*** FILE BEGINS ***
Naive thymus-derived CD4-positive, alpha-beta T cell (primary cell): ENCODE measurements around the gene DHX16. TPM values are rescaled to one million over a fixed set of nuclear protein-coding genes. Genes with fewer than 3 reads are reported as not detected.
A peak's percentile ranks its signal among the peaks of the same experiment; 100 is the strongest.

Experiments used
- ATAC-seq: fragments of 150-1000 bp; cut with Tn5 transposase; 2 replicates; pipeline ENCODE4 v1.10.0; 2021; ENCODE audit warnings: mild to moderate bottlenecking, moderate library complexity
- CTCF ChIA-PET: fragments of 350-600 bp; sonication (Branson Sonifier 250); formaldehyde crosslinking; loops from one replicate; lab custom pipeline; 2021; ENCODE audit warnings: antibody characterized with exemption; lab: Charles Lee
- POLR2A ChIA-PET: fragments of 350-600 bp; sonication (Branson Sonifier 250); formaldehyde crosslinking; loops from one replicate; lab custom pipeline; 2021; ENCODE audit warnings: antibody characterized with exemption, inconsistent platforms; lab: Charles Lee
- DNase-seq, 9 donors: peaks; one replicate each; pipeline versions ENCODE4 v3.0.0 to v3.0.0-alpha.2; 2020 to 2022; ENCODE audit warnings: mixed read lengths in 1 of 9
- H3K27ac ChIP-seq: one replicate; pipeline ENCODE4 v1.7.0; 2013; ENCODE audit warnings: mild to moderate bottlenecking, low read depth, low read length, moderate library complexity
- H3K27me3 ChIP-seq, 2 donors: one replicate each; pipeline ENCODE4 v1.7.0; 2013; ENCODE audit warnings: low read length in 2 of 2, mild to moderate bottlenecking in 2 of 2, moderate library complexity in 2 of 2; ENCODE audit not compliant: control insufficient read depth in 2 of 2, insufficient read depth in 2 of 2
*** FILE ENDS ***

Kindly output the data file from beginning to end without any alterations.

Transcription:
Naive thymus-derived CD4-positive, alpha-beta T cell (primary cell): ENCODE measurements around the gene DHX16. TPM values are rescaled to one million over a fixed set of nuclear protein-coding genes. Genes with fewer than 3 reads are reported as not detected.
A peak's percentile ranks its signal among the peaks of the same experiment; 100 is the strongest.

Experiments used
- ATAC-seq: fragments of 150-1000 bp; cut with Tn5 transposase; 2 replicates; pipeline ENCODE4 v1.10.0; 2021; ENCODE audit warnings: mild to moderate bottlenecking, moderate library complexity
- CTCF ChIA-PET: fragments of 350-600 bp; sonication (Branson Sonifier 250); formaldehyde crosslinking; loops from one replicate; lab custom pipeline; 2021; ENCODE audit warnings: antibody characterized with exemption; lab: Charles Lee
- POLR2A ChIA-PET: fragments of 350-600 bp; sonication (Branson Sonifier 250); formaldehyde crosslinking; loops from one replicate; lab custom pipeline; 2021; ENCODE audit warnings: antibody characterized with exemption, inconsistent platforms; lab: Charles Lee
- DNase-seq, 9 donors: peaks; one replicate each; pipeline versions ENCODE4 v3.0.0 to v3.0.0-alpha.2; 2020 to 2022; ENCODE audit warnings: mixed read lengths in 1 of 9
- H3K27ac ChIP-seq: one replicate; pipeline ENCODE4 v1.7.0; 2013; ENCODE audit warnings: mild to moderate bottlenecking, low read depth, low read length, moderate library complexity
- H3K27me3 ChIP-seq, 2 donors: one replicate each; pipeline ENCODE4 v1.7.0; 2013; ENCODE audit warnings: low read length in 2 of 2, mild to moderate bottlenecking in 2 of 2, moderate library complexity in 2 of 2; ENCODE audit not compliant: control insufficient read depth in 2 of 2, insufficient read depth in 2 of 2